Suddenly, Journalism is the World’s Hottest Profession

How does journalism extend beyond the newsroom?

From the beginning, journalists have learned to cover natural disasters, analyze census data, and communicate with target audiences. Neil Chase takes these skills to the marketing world.

The main question: How do we take what we know about journalism and apply it to marketing…without turning readers off? Chase’s answer: Content Marketing.

“Nobody likes the C word.” Chase says, “But it is necessary.”

Neil Chase consults for news organizations and marketers on projects ranging from new publications to content-marketing and ad sales. As a former editor at SF Examiner, Arizona Republic, CBS MarketWatch, and New York Times, Chase knows exactly what and how journalism works, and how it can help marketing and advertising.

“If you serve people what they want, it’ll make a big difference,” Chase said. To get consumers to read, companies have to talk to them about what they are interested in as opposed to giving and comparing product services.

The first case of service journalism began with Betty Crocker in 1922. With the introduction of the gas stove, Washburn Flour introduced Betty Crocker to advise confused consumers on how to cook with the new appliance.

Red Bull is not going to focus their marketing on their unhealthy drink. Instead, they have created marketing campaign targeted at extreme sports enthusiasts. Their magazine, The Bulletin, takes advantage of journalists’ ability to find and tell stories to build a media company around their brand.

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By Neil Chase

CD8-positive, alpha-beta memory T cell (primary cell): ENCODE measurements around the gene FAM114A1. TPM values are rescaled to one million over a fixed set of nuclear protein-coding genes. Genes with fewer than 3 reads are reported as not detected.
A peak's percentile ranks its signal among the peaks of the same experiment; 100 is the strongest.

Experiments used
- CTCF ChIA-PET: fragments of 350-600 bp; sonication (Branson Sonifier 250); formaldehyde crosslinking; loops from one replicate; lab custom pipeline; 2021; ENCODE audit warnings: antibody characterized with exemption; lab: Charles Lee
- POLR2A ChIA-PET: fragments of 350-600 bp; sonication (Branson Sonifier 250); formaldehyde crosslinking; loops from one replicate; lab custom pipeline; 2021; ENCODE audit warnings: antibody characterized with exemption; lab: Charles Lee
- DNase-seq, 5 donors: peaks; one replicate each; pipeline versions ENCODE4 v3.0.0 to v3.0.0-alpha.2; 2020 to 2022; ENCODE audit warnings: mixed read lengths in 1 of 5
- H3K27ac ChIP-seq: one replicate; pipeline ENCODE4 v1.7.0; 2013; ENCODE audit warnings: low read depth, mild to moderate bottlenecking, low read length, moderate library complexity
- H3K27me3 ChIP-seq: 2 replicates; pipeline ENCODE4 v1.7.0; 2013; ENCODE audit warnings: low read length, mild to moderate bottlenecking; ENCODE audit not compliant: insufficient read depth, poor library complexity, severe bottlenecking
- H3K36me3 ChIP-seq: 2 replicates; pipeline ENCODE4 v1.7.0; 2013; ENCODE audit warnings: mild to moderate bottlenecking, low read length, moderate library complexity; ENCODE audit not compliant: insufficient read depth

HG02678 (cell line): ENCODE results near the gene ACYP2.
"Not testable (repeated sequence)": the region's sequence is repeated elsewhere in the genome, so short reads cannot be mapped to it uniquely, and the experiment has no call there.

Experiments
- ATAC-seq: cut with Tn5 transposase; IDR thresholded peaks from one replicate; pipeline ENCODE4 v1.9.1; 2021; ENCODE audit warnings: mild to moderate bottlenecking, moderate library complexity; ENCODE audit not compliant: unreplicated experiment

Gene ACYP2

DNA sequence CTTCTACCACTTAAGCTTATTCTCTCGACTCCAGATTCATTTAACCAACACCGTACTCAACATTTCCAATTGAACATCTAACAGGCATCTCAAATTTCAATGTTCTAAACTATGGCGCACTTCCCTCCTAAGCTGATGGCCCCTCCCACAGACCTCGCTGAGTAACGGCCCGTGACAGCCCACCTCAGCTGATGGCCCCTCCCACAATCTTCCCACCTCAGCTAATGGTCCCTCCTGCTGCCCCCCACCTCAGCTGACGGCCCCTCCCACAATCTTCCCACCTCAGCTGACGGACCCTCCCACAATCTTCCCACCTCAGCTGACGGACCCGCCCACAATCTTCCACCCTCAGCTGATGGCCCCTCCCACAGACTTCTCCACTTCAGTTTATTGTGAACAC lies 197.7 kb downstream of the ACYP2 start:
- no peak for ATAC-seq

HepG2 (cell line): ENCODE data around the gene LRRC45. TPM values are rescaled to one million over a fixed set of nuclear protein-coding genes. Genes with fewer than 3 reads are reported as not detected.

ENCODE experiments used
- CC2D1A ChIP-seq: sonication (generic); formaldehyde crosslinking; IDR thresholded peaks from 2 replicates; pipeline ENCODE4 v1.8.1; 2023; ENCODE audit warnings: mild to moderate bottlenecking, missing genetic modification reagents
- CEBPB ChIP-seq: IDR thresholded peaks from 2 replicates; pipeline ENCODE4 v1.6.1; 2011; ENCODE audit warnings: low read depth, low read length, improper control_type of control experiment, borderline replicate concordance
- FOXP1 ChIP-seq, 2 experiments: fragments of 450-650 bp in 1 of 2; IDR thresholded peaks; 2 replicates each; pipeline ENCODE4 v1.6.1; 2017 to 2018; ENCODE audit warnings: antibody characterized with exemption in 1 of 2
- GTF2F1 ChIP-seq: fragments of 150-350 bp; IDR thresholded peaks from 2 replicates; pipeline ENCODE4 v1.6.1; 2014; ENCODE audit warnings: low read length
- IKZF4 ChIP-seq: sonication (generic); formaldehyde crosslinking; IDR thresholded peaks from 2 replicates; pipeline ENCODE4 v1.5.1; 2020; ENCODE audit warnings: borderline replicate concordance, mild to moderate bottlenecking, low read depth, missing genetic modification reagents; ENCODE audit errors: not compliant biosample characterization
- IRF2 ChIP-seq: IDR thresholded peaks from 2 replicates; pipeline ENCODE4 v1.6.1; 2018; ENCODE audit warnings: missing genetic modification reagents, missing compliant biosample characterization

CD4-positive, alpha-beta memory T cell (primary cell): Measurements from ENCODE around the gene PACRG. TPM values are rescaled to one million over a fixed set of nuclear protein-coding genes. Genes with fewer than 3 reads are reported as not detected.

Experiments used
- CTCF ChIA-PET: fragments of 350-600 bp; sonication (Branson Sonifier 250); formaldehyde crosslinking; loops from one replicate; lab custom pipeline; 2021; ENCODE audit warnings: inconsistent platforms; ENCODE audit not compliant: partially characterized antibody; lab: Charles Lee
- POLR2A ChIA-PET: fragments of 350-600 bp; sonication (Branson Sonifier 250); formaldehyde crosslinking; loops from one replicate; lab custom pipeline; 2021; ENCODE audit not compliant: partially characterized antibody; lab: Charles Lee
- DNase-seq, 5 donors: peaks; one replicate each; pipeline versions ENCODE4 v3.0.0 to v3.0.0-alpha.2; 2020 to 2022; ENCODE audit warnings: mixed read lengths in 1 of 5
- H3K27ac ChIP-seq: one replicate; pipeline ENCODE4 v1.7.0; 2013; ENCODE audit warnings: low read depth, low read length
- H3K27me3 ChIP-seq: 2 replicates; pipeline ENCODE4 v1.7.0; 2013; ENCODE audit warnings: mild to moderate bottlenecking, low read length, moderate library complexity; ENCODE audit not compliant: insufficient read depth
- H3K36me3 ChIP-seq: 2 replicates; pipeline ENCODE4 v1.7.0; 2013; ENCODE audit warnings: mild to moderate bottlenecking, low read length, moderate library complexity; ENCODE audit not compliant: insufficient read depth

CHASE bank originally had 40 million users but no content on their website. Neil Chase was hired to be managing editor for the News and Stories section on the site. Today, the entire bank is working on service journalism to give people what they are interested in.

“Content marketing can be compared to a dinner party,” Chase said, “If you are a brand and want people talking to you and about you, you have to sit there and listen, and then get invited in.”

Neil Chase’s examples of service journalism in content marketing:

  • Microsoft brought in journalists to find and tell their stories
  • BP used VOX’s creative team to improve their image after the Mexico oil spill
  • Hotel chains have journalists develop content for their websites as opposed to only showing services
  • DELL hired an LA Times journalist to build Tech Page 1, a technology section aimed at IT people that are going to buy Dell’s products for their businesses
  • Journalists know how to advertise information in different, more interesting ways. They are the problem solvers.

As Chase said, “Journalists do it better.”